Council Again Fails to Pick New Controller
Council deadlocked at 2 votes each for 3 candidates. Decision may have to go to court.
City Council remained deadlocked in trying to choose a controller to replace Meg Holland Tuesday night, inching Bethlehem closer to having its next financial watchdog picked by Northampton County Court.
After nearly two hours of discussion, including further questioning of two of the nominees, three controller candidates each had the support of two council members. Four votes are necessary to fill the vacancy.
Councilman David DiGiacinto was supported by Councilman Robert Donchez and Councilwoman Jean Belinski; Retired economist William Scheirer was supported by Council President Eric Evans and Councilwoman Karen Dolan; Financial planner George Yasso got the support of Councilmen Michael Recchiuti and J. William Reynolds.
DiGiacinto, as a nominee for the job, was restricted from participating in the vote.
The result, voted twice on Tuesday, was exactly as it was when council met in a special session and voted three times last Thursday, February 16.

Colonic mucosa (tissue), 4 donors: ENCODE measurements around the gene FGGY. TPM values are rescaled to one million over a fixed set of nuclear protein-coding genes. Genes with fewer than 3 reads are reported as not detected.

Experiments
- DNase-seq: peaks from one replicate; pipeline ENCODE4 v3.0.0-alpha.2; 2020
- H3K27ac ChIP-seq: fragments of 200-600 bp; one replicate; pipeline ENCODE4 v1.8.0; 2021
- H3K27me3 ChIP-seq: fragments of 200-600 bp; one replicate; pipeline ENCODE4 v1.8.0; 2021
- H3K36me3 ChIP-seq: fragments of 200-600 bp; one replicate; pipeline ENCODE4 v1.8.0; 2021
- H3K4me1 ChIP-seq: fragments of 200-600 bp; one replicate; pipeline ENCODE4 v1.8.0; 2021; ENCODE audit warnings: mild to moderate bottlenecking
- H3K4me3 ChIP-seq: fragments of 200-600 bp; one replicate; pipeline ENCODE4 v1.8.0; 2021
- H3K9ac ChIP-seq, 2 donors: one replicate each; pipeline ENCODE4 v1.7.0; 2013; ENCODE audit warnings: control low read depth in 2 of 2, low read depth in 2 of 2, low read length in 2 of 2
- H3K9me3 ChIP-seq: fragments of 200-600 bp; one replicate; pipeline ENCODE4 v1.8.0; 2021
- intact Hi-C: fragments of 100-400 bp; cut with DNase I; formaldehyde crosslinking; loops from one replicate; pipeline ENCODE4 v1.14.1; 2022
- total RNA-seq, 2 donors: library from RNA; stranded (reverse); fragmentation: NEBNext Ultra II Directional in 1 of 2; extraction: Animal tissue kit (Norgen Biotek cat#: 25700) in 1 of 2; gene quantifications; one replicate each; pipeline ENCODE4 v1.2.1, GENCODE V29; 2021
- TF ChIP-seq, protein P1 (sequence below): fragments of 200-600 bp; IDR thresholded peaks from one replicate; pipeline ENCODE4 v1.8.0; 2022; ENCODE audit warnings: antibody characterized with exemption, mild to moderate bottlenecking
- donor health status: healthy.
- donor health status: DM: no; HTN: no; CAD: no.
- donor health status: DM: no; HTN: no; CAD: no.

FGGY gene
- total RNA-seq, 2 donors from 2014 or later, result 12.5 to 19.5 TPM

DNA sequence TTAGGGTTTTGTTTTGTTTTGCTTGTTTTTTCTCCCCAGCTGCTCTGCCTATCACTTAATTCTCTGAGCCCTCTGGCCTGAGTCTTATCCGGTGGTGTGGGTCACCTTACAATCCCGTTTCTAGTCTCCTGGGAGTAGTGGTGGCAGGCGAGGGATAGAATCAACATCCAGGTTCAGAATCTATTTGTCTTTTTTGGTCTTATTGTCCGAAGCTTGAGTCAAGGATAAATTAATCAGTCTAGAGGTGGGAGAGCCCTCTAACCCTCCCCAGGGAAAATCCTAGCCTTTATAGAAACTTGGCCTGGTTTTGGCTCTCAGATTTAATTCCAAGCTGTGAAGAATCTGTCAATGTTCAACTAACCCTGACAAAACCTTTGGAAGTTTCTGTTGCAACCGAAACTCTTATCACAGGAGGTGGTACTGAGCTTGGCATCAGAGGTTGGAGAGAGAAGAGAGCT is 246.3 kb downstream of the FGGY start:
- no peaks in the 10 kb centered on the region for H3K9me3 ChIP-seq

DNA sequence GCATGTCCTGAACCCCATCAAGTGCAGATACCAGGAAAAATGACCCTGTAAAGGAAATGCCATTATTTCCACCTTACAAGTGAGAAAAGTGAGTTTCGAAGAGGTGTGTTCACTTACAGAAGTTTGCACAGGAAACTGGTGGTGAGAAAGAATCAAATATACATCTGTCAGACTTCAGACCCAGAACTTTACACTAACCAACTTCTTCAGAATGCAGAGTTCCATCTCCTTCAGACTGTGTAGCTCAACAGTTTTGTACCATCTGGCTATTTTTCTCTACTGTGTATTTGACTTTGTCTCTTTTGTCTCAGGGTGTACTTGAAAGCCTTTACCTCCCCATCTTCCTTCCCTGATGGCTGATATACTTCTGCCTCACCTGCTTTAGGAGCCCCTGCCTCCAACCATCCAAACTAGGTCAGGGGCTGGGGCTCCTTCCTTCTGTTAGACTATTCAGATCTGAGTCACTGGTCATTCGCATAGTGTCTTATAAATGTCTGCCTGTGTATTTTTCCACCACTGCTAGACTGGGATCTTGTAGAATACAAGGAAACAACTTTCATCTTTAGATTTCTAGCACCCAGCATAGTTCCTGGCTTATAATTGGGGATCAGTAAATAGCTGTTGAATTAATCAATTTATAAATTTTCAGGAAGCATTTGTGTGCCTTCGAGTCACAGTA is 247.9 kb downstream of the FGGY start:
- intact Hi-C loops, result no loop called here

Council scheduled another meeting for next Monday, February 27, to make another attempt at picking Holland’s successor in a last-ditch effort to avoid sending the matter to court. That meeting will take place after a previously scheduled Human Resources and Environment Committee meeting – scheduled to start at 6 p.m. in Town Hall – concludes.
If council fails to name a new controller by March 1, any 10 eligible voters in Bethlehem could legally petition the court to pick one, according to Christopher Spadoni, council’s solicitor.
Spadoni suggested that council, if it remains deadlocked after Monday, make that petition itself with all of the application materials that had been submitted for review.
Council’s attorney said he would not predict what the court might do with the decision, but judges would be under no obligation to consider only the three candidates council favors.
Six people submitted their names to council for consideration and the court would also be free to pick any other eligible person with the proper qualifications to do the job, Spadoni said.
The other candidates that had applied for the job were retired accountant Robert Pfenning, public policy specialist Jason Toedter and former facilities technician Duran Chakarian.
“The court has very … expansive authority,” Spadoni said, adding that he believes Donchez best summed it up last week when he said: “Council should do everything in its power to appoint a controller before going to court.”